DfE wins first ever prosecution against Illegal school in landmark court case

The first ever unregistered school has been prosecuted in a landmark case that paves the way for further prosecutions of schools operating illegally.

Headteacher Beatrix Bernhardt, 38, director Nacerdine Talbi, 47, and the Al-Istiqamah Learning Centre Limited were convicted of running the Al-Istiqamah Learning Centre in Southall, west London, following a three-day trial at Westminster Magistrates’ Court, which finished today.

Bernhardt, also known as Maryam, and Talbi were both sentenced to a three-month curfew between 9pm and 6am, and both ordered to pay £400 each and a victim’s surcharge of £85. The Al-Istiqamah Learning Centre Limited was also fined £100, but the payment was included in Talbi’s £400 charge.

The court heard how Ofsted inspectors visited the centre, based inside a three-storey office block, on two separate occasions on October 12, and November 14, in 2017. They found more than 50 children between five and 11 years old being taught at the centre.

Lynette Woodrow, from the Crown Prosecution Service, said the centre claimed it simply provided tuition to home-schooled children but “using witness statements and photographic evidence collected by Ofsted inspectors, the CPS was able to prove this was not the case”.

A photograph of a homework diary

Convicting the defendants, senior district judge Emma Arbuthnot, the chief magistrate of England and Wales, said that the education of children between 9am and 2pm at the centre “precludes full-time education being provided elsewhere”.

She found that the centre was providing 27 children with “all, or substantially all” of their education.

“The combination of factors…lead me to be sure that between September 3 2017 and November 15 2017, the centre was being operated as an unregistered independent educational institution providing full-time education,” she said.

She also dismissed claims that Bernhardt was not involved in running the centre, and said she had “no doubt at all that [Bernhardt and Talbi] were jointly controlling the operation of this unregistered independent school”.

The centre

The landmark case is the first of its kind in England, and is widely expected to become a test case for the government’s recent clampdown on unregistered schools.

Amanda Spielman, the chief inspector of schools, said she was “glad the courts have recognised our serious concerns about unregistered schools”, adding that they “deny children a proper education”.

“We hope that today’s judgement sends out a message to all those running such schools that they will face justice. We will continue to investigate and expose illegal, unregistered schools and where we find them, play our part in making sure they are closed or become properly registered.”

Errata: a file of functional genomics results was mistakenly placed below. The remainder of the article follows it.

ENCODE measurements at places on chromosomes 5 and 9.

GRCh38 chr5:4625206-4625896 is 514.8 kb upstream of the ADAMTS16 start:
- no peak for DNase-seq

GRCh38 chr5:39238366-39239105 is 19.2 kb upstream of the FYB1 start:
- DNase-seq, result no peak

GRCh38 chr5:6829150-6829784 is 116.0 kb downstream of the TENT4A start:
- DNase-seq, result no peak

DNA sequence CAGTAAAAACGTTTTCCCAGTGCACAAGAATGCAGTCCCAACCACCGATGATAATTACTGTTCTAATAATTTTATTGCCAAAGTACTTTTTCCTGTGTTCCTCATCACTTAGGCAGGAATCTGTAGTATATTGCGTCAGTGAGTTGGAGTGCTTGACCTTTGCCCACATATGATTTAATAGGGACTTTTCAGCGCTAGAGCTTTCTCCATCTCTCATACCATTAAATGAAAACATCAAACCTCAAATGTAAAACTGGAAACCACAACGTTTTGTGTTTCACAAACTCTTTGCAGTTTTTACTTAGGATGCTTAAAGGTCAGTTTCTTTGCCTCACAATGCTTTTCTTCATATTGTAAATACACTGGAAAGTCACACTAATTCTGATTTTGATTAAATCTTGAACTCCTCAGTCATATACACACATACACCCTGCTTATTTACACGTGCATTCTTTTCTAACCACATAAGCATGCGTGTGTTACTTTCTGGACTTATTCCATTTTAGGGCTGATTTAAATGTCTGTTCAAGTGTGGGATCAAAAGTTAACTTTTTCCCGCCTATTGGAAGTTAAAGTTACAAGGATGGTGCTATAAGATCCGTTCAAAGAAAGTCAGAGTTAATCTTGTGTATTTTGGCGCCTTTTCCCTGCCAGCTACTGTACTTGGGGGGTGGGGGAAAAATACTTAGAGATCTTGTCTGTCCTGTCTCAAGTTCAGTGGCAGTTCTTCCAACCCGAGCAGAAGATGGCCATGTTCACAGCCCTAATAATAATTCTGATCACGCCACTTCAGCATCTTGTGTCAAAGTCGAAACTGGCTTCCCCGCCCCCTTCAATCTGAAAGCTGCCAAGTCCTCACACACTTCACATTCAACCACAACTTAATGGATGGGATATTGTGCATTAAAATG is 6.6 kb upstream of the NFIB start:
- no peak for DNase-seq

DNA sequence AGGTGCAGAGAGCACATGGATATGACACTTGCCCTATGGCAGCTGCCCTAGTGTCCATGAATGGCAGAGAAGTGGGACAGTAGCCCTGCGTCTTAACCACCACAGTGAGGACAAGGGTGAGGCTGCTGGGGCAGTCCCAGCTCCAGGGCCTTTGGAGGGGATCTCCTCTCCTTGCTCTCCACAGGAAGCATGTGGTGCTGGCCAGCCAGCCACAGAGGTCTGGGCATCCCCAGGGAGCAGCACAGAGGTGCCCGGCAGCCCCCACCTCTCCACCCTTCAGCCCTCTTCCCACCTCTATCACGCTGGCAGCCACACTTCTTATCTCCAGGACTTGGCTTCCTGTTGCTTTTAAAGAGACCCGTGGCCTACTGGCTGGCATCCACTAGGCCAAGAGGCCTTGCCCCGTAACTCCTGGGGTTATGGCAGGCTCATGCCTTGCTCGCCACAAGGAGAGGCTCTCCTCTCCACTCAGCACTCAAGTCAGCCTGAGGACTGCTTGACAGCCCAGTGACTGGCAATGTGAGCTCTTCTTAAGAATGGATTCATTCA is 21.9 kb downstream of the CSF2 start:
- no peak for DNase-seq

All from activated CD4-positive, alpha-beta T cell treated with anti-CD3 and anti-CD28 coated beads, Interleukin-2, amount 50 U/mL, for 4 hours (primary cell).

A timetable from the school

However, she repeated calls for “proper powers” for Ofsted, “so that we can make sure all children receive a decent education that prepares them for life in modern Britain, and keeps them safe from harm”.

Lord Agnew, the academies minister, also welcomed the court’s ruling.

“I look forward to continuing our work with Ofsted and the CPS, building on the successes we’ve already had, to keep children safe and ensure they are getting the best possible education.”

The court had previously heard how the learning centre for home-educated children taught pupils for more than 18 hours a week and set homework each night, despite not being registered as a school.

But Talbi told the court he was following Department for Education guidance when he decided not to register his institution.

The centre was set up to provide support and tuition for home-educated children. It charges parents up to £250 a month, and at the time of Ofsted’s inspections last year had 58 pupils, the court heard.

Following the conviction, Jessica Jones, defending, said the centre would be closed temporarily while its leaders consider their options.

Thor House, where the centre was based

Schools Week reported last month how Ofsted had identified a total of 420 “illegal schools”. However only 55 have been closed or ceased to operate, since the watchdog established a special team to deal with the issue in 2016.

In March last year the taskforce was handed a further £1 million of funding from the Department for Education.

This is the first case to make it to court, and followed criticism from Ofsted over the DfE’s failure to pursue illegal school prosecutions.

Pictures courtesy of Ofsted and the CPS